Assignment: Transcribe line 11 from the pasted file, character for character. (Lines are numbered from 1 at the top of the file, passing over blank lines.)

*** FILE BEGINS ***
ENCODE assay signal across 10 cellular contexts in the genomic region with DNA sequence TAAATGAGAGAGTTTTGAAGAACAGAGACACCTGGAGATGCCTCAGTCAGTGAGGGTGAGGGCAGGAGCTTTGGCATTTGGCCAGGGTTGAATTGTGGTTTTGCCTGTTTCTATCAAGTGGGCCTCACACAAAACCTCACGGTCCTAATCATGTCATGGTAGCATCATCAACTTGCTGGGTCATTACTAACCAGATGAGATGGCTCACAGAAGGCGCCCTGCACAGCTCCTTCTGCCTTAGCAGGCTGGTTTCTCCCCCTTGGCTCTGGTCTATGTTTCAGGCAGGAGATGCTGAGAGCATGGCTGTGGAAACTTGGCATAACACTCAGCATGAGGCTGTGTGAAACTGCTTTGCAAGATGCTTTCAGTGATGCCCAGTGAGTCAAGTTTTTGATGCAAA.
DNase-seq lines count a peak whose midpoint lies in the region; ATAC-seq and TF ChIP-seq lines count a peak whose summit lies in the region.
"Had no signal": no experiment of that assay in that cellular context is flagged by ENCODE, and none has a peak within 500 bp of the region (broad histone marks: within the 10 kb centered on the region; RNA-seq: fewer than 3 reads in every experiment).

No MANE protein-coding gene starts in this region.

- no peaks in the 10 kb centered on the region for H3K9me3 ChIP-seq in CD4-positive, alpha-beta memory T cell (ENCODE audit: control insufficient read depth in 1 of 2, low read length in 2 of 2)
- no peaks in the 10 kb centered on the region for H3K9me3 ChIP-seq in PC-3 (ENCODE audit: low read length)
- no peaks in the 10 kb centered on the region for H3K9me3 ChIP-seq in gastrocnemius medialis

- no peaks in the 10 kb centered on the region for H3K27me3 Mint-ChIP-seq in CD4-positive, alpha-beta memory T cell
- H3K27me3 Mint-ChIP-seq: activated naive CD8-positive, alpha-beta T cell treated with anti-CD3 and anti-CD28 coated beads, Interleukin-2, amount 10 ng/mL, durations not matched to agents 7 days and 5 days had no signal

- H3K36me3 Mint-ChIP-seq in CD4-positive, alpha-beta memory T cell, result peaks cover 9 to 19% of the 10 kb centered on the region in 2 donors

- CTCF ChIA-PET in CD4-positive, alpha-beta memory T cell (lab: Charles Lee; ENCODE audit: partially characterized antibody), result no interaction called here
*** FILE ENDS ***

- CTCF ChIA-PET in CD4-positive, alpha-beta memory T cell (lab: Charles Lee; ENCODE audit: partially characterized antibody), result no interaction called here